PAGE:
What is panissa anyway?
I’m glad you asked that. I didn’t know myself until we went to visit the seaside village of Noli a couple of months ago. I have eaten the Piedmont version of panissa many times, and I discovered that it is a completely different dish to panissa from Liguria. Panissa from Piedmont is a type of risotto with dried beans and sausages, whereas panissa from Liguria is a fried appetizer made with chickpea flour. Who knows how two such different recipes came to have the same name! You certainly can’t mistake one for the other, even on a dark night.
In the end, it’s always about eating
I discovered Ligurian panissa at a restaurant in Noli called Bucùn du Preve, that is part of the Italian Slow Food organization. If a restaurant has a snail sticker on the door, the food is guaranteed to be excellent and also regional. We weren’t disappointed! The name of the restaurant is actually the word in dialect for a part of a chicken that was highly prized in the past, but is eaten a lot less these days; probably due to its location on the bird.
It was difficult to choose which appetizer to order, so we ordered one of each and shared them all between us. One of my favourites was the fried panissa. Before ordering it, none of us had any idea what it actually was, but once I tasted it, I became an instant fan. It was one of those recipes that once I’d tasted it, I had to try for myself at home. I have to warn you though, this cooking method is not for the faint-hearted or weak armed, as I was to discover!
Why not to use a pressure cooker
I read in various recipes that you need to cook the mixture very gently for an hour, while stirring constantly. “Aha!”, I thought, ” I’ll beat the system and cook it in the same way that I cook polenta!” Big mistake. You may notice in the photos below that the pot I pour the mixture into is not the same as the one that I am stirring the panissa mixture in while reading a book. This is because I first used a pressure cooker pot. (this is where I thought i’d get away with not stirring it). As soon as the pressure cooker got up to steam, I started to smell a suspiciously burnt odour coming from the pot. I whipped the lid off and found out that the panissa batter had become a solid burnt mess on the bottom.
What to do while the panissa is cooking
Hours of scrubbing and a new mixture later, I gave in and cooked it in a normal heavy-based pot while stirring it constantly. That’s where the book came in. To pass the time, I tried to read and stir at the same time. It kind of worked OK. I had to put the book down every now and then to give it a proper stir. I suggest standing in front of a movie or TV show instead, just like you can do when you’re working out in a gym. For the record, the book is very good. It’s by Romain Gary and is called “La Vie Devant Soi“. Apparently, it has been translated into English (The life Before Us), if you want to have a look for it.
After an hour, the mixture thickened and looked like it does in the photo below. That’s when you know that it is time to put down your book, or turn off the show you are watching and move on to the next step.
The next step
This was pretty exciting after all that stirring. I scraped the panissa into an oiled loaf tin. Yes, that’s all there was to it. After about 10 or 15 minutes, place some clingfilm directly on top of the panissa, otherwise a crust will form, and you don’t want that to happen. Also, from my experience , I highly recommend lining the loaf pan with baking paper or cling film so that the set panissa is easier to get out later. It took me quite an effort and so crushed up panissa to prise it out of the tin after a couple of days in the fridge.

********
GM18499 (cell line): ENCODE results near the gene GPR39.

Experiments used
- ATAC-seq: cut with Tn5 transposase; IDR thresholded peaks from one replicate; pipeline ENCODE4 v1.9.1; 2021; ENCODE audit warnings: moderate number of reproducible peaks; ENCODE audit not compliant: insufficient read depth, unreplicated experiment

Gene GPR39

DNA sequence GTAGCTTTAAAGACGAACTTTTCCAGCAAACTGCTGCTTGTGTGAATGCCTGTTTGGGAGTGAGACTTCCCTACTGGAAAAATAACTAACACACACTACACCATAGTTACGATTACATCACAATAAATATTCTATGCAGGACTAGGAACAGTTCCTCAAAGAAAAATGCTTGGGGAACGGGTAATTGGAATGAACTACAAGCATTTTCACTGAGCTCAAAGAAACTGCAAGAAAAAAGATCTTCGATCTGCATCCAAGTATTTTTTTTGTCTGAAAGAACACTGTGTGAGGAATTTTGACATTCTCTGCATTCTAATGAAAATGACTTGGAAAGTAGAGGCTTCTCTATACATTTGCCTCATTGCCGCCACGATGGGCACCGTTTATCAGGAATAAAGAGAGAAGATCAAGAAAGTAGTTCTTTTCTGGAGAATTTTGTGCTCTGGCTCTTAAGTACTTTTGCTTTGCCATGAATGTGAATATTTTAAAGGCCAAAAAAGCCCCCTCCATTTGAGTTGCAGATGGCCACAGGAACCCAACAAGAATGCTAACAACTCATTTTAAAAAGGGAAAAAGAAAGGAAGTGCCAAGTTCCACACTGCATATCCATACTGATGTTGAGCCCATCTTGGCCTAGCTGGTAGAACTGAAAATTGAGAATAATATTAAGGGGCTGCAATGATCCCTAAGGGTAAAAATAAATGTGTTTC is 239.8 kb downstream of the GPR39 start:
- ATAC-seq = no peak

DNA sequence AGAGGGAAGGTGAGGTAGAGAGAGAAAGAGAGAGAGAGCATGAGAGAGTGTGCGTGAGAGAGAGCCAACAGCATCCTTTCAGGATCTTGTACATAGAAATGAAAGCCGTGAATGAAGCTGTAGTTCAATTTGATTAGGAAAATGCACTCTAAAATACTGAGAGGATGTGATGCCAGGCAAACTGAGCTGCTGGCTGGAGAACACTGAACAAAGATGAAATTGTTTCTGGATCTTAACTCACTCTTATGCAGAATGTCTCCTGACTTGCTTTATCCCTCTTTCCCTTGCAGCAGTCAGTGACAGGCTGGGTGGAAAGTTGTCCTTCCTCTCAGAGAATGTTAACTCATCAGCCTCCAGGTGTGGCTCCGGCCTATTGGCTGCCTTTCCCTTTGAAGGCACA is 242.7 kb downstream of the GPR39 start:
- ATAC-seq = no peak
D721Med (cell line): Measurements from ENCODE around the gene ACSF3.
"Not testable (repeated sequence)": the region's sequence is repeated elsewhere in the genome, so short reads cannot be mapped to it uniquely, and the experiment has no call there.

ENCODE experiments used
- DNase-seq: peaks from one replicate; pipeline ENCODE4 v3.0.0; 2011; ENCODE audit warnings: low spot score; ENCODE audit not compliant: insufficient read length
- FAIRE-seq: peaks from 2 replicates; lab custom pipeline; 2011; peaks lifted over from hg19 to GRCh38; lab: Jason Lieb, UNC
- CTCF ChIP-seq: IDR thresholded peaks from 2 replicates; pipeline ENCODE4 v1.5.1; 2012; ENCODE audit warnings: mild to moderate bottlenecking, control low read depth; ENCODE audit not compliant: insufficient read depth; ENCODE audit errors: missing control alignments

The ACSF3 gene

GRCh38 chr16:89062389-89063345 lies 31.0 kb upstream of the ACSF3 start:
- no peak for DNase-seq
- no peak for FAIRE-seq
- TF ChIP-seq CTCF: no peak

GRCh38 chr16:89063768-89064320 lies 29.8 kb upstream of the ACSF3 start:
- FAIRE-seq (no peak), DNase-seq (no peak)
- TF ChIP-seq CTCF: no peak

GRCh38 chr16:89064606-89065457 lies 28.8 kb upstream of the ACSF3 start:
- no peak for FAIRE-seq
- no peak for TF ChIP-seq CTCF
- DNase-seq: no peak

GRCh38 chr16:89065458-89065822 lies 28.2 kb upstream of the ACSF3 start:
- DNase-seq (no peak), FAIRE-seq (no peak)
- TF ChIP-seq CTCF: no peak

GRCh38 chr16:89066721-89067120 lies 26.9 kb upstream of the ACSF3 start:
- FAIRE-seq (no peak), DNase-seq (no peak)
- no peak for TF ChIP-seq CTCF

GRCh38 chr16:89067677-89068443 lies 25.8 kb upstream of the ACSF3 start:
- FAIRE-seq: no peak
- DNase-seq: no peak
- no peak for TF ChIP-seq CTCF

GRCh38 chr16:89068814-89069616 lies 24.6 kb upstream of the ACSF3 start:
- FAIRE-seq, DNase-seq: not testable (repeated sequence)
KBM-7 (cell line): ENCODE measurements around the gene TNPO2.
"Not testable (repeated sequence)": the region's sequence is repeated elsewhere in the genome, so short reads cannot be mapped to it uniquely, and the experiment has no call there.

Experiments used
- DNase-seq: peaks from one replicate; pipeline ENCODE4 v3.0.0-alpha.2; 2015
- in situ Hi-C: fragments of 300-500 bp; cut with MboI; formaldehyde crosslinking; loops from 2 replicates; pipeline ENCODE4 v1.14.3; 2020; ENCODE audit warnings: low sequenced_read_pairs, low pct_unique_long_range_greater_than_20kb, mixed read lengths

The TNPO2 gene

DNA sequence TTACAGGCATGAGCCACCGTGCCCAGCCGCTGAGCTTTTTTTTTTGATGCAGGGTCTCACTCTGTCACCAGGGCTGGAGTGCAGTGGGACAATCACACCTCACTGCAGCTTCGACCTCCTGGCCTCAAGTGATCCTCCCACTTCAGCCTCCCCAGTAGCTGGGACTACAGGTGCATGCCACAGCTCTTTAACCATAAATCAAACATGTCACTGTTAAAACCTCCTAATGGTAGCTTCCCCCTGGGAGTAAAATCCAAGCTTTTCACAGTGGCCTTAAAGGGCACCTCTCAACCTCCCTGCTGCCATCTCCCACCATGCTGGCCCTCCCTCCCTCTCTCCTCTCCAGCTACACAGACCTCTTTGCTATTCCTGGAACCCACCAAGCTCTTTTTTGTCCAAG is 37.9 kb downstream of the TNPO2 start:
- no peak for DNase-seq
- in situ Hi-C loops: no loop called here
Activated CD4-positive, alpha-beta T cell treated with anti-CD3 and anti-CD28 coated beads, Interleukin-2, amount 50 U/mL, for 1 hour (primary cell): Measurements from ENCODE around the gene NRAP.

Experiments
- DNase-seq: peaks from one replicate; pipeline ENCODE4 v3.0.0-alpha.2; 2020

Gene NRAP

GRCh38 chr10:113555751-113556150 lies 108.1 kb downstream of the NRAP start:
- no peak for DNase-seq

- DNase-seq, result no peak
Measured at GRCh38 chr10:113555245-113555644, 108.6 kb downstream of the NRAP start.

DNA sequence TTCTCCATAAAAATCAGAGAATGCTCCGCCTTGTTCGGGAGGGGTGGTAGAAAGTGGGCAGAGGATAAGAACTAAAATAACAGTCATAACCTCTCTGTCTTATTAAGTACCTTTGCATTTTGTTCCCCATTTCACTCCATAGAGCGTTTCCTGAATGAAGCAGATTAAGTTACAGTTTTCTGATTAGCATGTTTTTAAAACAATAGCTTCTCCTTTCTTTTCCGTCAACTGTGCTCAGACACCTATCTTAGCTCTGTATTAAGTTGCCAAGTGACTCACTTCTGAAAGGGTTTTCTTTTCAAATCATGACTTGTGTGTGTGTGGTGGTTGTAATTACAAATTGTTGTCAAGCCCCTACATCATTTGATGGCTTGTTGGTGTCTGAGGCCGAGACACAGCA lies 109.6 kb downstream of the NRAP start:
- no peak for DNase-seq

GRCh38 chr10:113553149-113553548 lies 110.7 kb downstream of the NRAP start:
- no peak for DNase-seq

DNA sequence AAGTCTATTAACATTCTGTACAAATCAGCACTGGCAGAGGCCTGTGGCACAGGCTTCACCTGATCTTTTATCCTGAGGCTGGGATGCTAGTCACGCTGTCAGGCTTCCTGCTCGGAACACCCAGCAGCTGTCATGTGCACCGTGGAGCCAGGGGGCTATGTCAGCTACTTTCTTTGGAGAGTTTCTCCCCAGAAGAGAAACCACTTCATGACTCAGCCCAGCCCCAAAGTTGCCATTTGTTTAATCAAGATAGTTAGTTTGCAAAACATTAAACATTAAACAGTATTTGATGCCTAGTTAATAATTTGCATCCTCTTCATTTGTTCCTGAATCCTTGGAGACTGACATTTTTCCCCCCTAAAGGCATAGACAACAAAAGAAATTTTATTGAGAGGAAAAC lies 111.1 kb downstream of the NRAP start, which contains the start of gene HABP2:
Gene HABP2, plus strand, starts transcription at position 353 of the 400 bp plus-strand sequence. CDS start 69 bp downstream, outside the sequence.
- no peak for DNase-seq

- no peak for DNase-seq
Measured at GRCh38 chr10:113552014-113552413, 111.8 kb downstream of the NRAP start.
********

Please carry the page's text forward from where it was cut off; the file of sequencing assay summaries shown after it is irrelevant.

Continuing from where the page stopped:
Panissa IS worth all that effort
Another note is that you should then fry the panissa within two days of making it, otherwise it starts to get a little watery and break apart when you put it in the hot oil. I left it for four days and then had a few problems keeping it in one piece. It did taste fantastic and crunchy though, so it wasn’t all lost. I also suggest cutting it into cubes rather than long batons like I tried to do (that was trying to make them like I had them in the restaurant), as they are less liable to break apart.
So, if you do try it, let me know how it goes. this was my first effort, and it didn’t look great, but it did taste exactly like I remembered, so I will be going through all the stirring to make it again…..one day.
By Lisa Watson
Paniisa from Liguria, Italy
- 500 g Chickpea Flour
- 2 L Water
- 2 tsp Salt
- Olive or vegetable oil for frying
- Lightly oil a square or rectangular dish (a loaf pan is perfect).
- Put the chickpea flour and salt in a bowl.
- Slowly pour in the water, whisking continuously to avoid lumps forming.
- Pour the mixture into a heavy-bottomed pot and place on the stove-top at a medium-low heat.
- Whisk continuously for about 15 minutes until the mixture starts to thicken.
- Continuously stir the mixture with a wooden spoon for another 45 minutes until it starts to thicken more and pull away from the sides of the pot.
- Scrape the mixture into the oiled dish. Leave to cool for 10 minutes, then place plastic film directly on top of the mixture.
- Leave to cool completely, then place in the fridge for at least 2 hours, or overnight.
- Heat the oil in a high-sided pot. You need enough oil to let the panissa float while cooking.
- While the oil is heating, take the block of mixture out of the tin. Cut it into thick strips or bite-sized cubes. Cubes are easier to handle, as they don’t fall to pieces so easily. If the knife sticks, wet it between cuts.
- Fry the cubes in the oil until golden-brown. Drain on a paper-towel.
- Sprinkle with salt and eat immediately.